Climate Change | Opinion
IPCC’s stark warnings are no reason for resignation
The IPCC’s latest report makes it clear that little time remains to prevent even more dangerous global warming – but to surrender to despair, when clean energy is ready to take over from fossil fuels, would be a mistake, writes Energy Monitor's Justin Gerdes.
There is a real danger the public’s response to the Intergovernmental Panel on Climate Change’s (IPCC) latest report will be resignation and despair. To be sure, many of the takeaways from the first instalment of the IPCC’s Sixth Assessment Report are grim.
“Many of the changes observed in the climate are unprecedented in thousands, if not hundreds of thousands of years, and some of the changes already set in motion – such as continued sea level rise – are irreversible over hundreds to thousands of years,” writes the IPCC.
For everyone still recovering after more than a year and a half of Covid-19-related uncertainty, dislocation and loss, the warnings are almost an invitation to conclude all is lost. That would be a mistake. For in almost the very next breath, the IPCC pleads with us not to give up.
“Strong and sustained reductions in emissions of carbon dioxide (CO2) and other greenhouse gases would limit climate change,” the UN climate science body says. “While benefits for air quality would come quickly, it could take 20–30 years to see global temperatures stabilise.”
Climate change can no longer be ignored
We can focus on irreversible changes – over human lifetimes, at least – to ice sheets and sea levels, or we can see almost immediate improvements in air quality and the potential for global temperatures to stabilise within the lifetimes of many readers by accelerating the clean energy trends already under way. The choice is ours.
In the years since the publication of the last IPCC assessment report in 2014, hundreds of climate scientists around the globe have laboured to provide policymakers and the public with a clearer picture of the current state of the Earth’s climate.
With the release of the new IPCC report, those scientists have affirmed it is “unequivocal” that humans are responsible for warming the atmosphere, oceans and land; that the scale of recent changes to the climate are “unprecedented” over recent millennia; and that “human-induced climate change is already affecting many weather and climate extremes in every region across the globe”.
The science has caught up with the reality broadcast by news outlets, or shared on social media, every day around the globe – be it wildfires and drought in California, flooding in Germany, or extreme heat and cold in Texas. Sceptics who won’t be persuaded by a UN climate science report might be convinced of the need to act to prevent further climate change because they have seen changes with their own eyes.
Will rising awareness of the links between human-caused climate change and increased wildfires and heat waves, droughts and floods translate into calls for political action?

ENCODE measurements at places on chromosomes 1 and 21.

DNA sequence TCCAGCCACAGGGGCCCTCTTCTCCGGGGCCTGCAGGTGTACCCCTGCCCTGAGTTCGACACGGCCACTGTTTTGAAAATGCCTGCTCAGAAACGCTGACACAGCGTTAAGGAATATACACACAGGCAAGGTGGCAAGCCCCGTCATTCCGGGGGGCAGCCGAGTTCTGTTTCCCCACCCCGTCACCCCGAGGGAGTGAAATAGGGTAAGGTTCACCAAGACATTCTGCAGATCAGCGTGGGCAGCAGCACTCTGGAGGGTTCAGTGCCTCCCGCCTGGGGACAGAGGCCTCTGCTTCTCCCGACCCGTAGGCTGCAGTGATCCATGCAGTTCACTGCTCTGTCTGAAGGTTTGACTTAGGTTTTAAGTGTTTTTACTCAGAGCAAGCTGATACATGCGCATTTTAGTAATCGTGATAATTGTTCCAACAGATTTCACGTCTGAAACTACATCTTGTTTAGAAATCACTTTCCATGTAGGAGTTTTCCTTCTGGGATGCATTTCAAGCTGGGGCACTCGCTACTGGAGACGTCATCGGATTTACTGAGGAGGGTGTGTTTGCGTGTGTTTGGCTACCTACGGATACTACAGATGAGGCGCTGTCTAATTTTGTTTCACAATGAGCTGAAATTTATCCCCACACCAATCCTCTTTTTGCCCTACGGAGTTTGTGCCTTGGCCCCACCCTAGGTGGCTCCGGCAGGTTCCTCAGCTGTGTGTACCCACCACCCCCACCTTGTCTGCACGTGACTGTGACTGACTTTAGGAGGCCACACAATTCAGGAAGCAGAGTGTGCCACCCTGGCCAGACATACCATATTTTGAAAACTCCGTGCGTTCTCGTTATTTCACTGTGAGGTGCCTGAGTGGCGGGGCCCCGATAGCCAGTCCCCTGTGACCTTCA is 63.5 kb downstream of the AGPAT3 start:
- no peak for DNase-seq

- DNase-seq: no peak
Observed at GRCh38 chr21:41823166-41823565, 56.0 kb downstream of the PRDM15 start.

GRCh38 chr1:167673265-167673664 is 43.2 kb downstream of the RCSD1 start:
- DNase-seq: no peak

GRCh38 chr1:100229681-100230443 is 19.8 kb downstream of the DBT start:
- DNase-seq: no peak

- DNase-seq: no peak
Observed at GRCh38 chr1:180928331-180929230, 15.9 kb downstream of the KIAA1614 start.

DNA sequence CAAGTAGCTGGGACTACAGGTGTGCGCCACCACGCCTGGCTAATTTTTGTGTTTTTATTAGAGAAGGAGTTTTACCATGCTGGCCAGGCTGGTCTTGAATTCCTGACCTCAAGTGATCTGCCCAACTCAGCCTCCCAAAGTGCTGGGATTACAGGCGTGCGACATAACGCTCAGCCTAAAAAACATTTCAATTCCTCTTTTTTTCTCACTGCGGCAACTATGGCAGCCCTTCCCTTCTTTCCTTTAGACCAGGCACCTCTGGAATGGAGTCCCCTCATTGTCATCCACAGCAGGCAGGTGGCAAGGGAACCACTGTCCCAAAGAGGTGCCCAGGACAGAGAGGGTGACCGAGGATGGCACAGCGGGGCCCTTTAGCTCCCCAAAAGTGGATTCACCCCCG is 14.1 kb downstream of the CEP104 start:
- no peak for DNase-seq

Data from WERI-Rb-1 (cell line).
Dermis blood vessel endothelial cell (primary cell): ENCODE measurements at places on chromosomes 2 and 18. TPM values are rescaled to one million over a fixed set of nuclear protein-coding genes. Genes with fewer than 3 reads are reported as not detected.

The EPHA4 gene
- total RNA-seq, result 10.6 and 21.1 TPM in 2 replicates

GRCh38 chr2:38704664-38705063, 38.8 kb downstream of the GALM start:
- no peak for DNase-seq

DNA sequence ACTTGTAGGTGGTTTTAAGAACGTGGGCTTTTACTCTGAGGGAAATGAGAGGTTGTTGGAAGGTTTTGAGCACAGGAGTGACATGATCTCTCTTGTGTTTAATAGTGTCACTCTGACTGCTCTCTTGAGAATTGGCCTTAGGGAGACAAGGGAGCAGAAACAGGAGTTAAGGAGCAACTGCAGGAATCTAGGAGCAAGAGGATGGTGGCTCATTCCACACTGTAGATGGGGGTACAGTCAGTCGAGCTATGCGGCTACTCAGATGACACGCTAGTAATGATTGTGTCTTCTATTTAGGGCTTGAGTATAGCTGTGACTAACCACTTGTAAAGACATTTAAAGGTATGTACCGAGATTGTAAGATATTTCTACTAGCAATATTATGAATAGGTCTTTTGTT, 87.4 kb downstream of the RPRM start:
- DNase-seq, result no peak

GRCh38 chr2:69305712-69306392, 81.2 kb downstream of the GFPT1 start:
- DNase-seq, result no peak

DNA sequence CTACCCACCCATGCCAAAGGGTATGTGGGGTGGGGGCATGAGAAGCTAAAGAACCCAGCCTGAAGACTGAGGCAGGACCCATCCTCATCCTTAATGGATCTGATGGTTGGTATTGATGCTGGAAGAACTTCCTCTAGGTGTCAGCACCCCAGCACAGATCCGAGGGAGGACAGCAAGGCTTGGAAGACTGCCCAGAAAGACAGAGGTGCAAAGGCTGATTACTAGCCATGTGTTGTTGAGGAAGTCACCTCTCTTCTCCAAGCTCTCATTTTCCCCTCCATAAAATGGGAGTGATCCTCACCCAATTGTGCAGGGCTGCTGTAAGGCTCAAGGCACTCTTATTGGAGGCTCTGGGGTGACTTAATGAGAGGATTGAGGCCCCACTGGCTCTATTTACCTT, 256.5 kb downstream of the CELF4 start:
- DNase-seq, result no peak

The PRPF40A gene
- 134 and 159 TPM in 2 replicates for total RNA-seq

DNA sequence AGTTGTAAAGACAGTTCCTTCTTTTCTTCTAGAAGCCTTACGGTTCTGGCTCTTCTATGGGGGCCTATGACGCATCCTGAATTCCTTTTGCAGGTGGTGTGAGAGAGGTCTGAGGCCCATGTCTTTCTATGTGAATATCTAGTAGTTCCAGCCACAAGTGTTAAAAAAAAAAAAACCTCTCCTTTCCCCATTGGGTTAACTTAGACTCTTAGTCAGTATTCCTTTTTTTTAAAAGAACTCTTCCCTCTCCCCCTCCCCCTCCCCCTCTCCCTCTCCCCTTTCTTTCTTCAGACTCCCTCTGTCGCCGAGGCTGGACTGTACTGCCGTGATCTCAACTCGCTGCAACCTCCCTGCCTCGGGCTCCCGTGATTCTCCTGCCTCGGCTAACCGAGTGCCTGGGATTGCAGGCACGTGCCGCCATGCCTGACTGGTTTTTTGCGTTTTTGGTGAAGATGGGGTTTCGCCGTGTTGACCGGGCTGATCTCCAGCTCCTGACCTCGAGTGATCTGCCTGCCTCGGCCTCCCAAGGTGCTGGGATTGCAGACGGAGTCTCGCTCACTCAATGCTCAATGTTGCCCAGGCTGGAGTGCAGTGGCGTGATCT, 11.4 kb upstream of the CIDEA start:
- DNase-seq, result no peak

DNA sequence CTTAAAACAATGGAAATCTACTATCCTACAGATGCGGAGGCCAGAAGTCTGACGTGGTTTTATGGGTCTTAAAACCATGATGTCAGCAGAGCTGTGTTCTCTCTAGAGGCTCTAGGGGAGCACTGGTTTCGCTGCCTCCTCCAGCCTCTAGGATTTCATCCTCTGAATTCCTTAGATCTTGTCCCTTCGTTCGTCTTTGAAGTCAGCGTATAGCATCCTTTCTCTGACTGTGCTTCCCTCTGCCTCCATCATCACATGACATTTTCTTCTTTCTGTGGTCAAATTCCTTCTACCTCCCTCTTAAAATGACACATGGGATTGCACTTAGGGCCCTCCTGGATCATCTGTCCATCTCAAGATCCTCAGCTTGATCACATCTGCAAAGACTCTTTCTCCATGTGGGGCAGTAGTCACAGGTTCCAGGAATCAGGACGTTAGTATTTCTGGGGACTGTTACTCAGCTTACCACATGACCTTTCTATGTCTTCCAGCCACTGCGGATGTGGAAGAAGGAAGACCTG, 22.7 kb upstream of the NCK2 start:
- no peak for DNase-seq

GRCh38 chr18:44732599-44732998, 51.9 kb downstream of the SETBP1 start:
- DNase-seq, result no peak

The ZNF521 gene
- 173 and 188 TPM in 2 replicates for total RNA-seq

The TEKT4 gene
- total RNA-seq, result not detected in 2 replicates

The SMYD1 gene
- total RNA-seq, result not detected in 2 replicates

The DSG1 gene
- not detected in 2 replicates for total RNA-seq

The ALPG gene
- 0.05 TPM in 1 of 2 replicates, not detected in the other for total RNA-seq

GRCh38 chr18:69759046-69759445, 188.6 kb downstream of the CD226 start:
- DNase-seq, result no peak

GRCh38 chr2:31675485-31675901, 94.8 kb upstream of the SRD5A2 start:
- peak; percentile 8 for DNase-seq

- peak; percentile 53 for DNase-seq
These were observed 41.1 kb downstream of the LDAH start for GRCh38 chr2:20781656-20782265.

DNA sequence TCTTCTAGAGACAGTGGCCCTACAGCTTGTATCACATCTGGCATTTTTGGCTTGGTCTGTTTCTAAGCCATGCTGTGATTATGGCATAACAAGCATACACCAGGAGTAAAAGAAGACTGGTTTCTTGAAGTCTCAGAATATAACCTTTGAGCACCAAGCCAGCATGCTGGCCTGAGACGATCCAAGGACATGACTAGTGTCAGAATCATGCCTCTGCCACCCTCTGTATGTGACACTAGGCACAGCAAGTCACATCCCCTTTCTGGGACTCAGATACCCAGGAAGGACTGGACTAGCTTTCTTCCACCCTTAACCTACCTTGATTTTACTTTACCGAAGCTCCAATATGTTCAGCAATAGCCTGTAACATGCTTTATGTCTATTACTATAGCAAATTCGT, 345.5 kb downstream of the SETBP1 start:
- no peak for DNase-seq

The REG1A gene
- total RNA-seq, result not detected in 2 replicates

In this new reality, sometimes the impacts of even distant climate-driven disruptions are felt and seen close to home. Last month, tourists and locals gathered on the eastern shore of Lake Champlain, in Burlington, Vermont, US, to take photos at sunset. Your correspondent, on vacation, was among them (as a journalist, you are never off duty).
The chatter that night among the assembled gaggle was the haze – air quality had reached unhealthy levels that day – and the iridescent sky. Smoke from wildfires in Oregon and California had drifted east, smothering much of New England in a layer of soot that set the sky ablaze and endangered the health of people who lingered outdoors.
To my surprise, most of the picture-takers that night had already made that connection between fires 3,000 miles away and the Instagram-worthy sunset. Will rising awareness of the links between human-caused climate change and increased wildfires and heat waves, droughts and floods translate into calls for political action? We shall see.
The economics of climate action
Based purely on economics, it is much easier for policymakers to support climate action today than it was when the IPCC completed its last assessment report in 2014.
Falling prices have made clean energy cheaper than fossil fuels in much of the world. The global benchmark levelised cost of electricity in the first half of 2021 for utility-scale solar PV, $48 per megawatt-hour (MWh), and onshore wind, $41/MWh, were down as much as 87% and 63%, respectively, since 2010, according to research company BloombergNEF. In China, India and Europe, new-build solar power is cheaper to run than existing coal-fired power plants.
Dangerous climate change has arrived. It is now a matter of us deciding how bad we are willing to let it get.
“The economic incentive to deploy large amounts of solar power just got stronger in India, China and most of Europe,” says BloombergNEF’s Tifenn Brandily. “If policymakers can recognise this swiftly, this could prevent the emission of billions of tons of CO2.”
“Dangerous climate change has arrived,” Pennsylvania State University climate scientist Michael Mann told Energy Monitor’s Philippa Nuttall Jones about the new IPCC report. “It is now a matter of us deciding how bad we are willing to let it get.”
If citizens conscious of the climate change happening before their eyes increasingly demand that politicians support clean energy over fossil fuels, we will have at least succeeded in limiting future damage.
This article first appeared on Energy Monitor.